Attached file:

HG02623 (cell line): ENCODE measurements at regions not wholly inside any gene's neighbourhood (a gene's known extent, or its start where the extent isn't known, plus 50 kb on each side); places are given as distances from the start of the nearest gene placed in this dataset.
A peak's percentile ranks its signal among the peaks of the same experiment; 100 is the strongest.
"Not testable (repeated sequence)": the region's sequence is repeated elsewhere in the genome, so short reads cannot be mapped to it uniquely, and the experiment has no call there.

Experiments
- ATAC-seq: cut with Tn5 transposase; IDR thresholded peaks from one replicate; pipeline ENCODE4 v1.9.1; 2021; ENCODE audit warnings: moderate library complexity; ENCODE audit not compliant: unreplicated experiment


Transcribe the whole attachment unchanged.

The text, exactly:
HG02623 (cell line): ENCODE measurements at regions not wholly inside any gene's neighbourhood (a gene's known extent, or its start where the extent isn't known, plus 50 kb on each side); places are given as distances from the start of the nearest gene placed in this dataset.
A peak's percentile ranks its signal among the peaks of the same experiment; 100 is the strongest.
"Not testable (repeated sequence)": the region's sequence is repeated elsewhere in the genome, so short reads cannot be mapped to it uniquely, and the experiment has no call there.

Experiments
- ATAC-seq: cut with Tn5 transposase; IDR thresholded peaks from one replicate; pipeline ENCODE4 v1.9.1; 2021; ENCODE audit warnings: moderate library complexity; ENCODE audit not compliant: unreplicated experiment